According to Mendelian inheritance, variations in an organism's phenotype (observable physical and behavioral characteristics) are due in part to variations in its genotype (particular set of genes). Gene_sentence_171

Each gene specifies a particular trait with a different sequence of a gene (alleles) giving rise to different phenotypes. Gene_sentence_172

Most eukaryotic organisms (such as the pea plants Mendel worked on) have two alleles for each trait, one inherited from each parent. Gene_sentence_173

Alleles at a locus may be dominant or recessive; dominant alleles give rise to their corresponding phenotypes when paired with any other allele for the same trait, whereas recessive alleles give rise to their corresponding phenotype only when paired with another copy of the same allele. Gene_sentence_174

If you know the genotypes of the organisms, you can determine which alleles are dominant and which are recessive. Gene_sentence_175

For example, if the allele specifying tall stems in pea plants is dominant over the allele specifying short stems, then pea plants that inherit one tall allele from one parent and one short allele from the other parent will also have tall stems. Gene_sentence_176

Mendel's work demonstrated that alleles assort independently in the production of gametes, or germ cells, ensuring variation in the next generation. Gene_sentence_177

Although Mendelian inheritance remains a good model for many traits determined by single genes (including a number of well-known genetic disorders) it does not include the physical processes of DNA replication and cell division. Gene_sentence_178

DNA replication and cell division Gene_section_18

The growth, development, and reproduction of organisms relies on cell division; the process by which a single cell divides into two usually identical daughter cells. Gene_sentence_179

This requires first making a duplicate copy of every gene in the genome in a process called DNA replication. Gene_sentence_180

The copies are made by specialized enzymes known as DNA polymerases, which "read" one strand of the double-helical DNA, known as the template strand, and synthesize a new complementary strand. Gene_sentence_181

Because the DNA double helix is held together by base pairing, the sequence of one strand completely specifies the sequence of its complement; hence only one strand needs to be read by the enzyme to produce a faithful copy. Gene_sentence_182

The process of DNA replication is semiconservative; that is, the copy of the genome inherited by each daughter cell contains one original and one newly synthesized strand of DNA. Gene_sentence_183

The rate of DNA replication in living cells was first measured as the rate of phage T4 DNA elongation in phage-infected E. coli and found to be impressively rapid. Gene_sentence_184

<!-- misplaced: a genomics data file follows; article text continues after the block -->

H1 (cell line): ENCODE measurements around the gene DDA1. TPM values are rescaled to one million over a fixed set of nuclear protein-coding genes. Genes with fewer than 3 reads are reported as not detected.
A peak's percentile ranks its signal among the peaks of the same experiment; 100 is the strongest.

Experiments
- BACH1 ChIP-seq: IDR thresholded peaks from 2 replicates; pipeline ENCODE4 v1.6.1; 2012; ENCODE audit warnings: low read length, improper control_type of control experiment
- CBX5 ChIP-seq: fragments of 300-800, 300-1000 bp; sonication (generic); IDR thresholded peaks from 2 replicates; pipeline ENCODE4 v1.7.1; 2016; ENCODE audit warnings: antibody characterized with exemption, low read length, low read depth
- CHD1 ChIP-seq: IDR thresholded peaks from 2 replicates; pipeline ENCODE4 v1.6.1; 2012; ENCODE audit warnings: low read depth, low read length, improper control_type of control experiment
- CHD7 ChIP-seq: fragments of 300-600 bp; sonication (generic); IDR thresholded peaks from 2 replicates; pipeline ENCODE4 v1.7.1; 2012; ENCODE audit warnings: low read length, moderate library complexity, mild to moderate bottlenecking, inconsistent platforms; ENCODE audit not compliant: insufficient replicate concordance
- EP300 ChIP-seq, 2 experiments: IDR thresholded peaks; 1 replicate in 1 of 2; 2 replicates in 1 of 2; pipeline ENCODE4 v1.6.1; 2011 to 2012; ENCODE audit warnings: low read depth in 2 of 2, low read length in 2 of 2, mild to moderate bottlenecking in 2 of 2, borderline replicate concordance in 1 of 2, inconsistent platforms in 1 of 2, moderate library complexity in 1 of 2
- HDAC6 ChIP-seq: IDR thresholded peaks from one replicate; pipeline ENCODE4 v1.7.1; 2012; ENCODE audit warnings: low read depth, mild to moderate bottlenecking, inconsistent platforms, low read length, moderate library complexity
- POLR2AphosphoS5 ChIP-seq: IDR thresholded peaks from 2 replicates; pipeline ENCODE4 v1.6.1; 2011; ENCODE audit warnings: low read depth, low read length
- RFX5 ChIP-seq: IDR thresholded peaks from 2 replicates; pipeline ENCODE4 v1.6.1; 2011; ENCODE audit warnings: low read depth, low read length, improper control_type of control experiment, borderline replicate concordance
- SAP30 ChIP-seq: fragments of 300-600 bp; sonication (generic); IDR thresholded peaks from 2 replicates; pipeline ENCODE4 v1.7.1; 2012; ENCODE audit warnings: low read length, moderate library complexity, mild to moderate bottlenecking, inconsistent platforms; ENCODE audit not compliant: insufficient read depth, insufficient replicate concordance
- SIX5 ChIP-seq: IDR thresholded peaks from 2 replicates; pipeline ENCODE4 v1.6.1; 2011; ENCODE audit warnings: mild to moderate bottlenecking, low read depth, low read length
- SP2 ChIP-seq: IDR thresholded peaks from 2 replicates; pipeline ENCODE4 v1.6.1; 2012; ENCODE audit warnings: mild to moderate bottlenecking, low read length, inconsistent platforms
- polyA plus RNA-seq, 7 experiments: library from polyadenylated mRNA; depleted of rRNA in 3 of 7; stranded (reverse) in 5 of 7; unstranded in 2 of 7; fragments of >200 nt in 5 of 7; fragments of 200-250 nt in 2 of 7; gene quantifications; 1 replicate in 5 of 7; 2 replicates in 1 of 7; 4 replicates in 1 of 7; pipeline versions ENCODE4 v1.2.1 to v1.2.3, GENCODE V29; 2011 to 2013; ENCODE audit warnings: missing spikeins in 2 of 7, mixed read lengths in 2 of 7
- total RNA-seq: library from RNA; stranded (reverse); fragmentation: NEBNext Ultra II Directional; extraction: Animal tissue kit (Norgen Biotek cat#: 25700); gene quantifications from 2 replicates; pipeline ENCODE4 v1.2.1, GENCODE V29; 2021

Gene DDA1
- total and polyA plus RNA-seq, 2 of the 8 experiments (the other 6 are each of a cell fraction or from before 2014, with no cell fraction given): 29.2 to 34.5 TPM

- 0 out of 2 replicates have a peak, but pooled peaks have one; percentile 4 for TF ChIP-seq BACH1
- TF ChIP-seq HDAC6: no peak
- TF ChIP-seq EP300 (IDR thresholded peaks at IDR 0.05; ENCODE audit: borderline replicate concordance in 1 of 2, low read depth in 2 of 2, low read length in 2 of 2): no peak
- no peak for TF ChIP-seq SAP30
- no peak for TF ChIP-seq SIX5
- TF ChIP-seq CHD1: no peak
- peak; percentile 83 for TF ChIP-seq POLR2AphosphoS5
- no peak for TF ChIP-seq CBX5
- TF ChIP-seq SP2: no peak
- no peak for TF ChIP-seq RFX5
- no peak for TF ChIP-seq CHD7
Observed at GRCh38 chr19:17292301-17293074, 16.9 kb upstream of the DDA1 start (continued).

During the period of exponential DNA increase at 37 °C, the rate of elongation was 749 nucleotides per second. Gene_sentence_185

After DNA replication is complete, the cell must physically separate the two copies of the genome and divide into two distinct membrane-bound cells. Gene_sentence_186

In prokaryotes (bacteria and archaea) this usually occurs via a relatively simple process called binary fission, in which each circular genome attaches to the cell membrane and is separated into the daughter cells as the membrane invaginates to split the cytoplasm into two membrane-bound portions. Gene_sentence_187

Binary fission is extremely fast compared to the rates of cell division in eukaryotes. Gene_sentence_188

Eukaryotic cell division is a more complex process known as the cell cycle; DNA replication occurs during a phase of this cycle known as S phase, whereas the process of segregating chromosomes and splitting the cytoplasm occurs during M phase. Gene_sentence_189

Molecular inheritance Gene_section_19

The duplication and transmission of genetic material from one generation of cells to the next is the basis for molecular inheritance and the link between the classical and molecular pictures of genes. Gene_sentence_190

Organisms inherit the characteristics of their parents because the cells of the offspring contain copies of the genes in their parents' cells. Gene_sentence_191

In asexually reproducing organisms, the offspring will be a genetic copy or clone of the parent organism. Gene_sentence_192

In sexually reproducing organisms, a specialized form of cell division called meiosis produces cells called gametes or germ cells that are haploid, or contain only one copy of each gene. Gene_sentence_193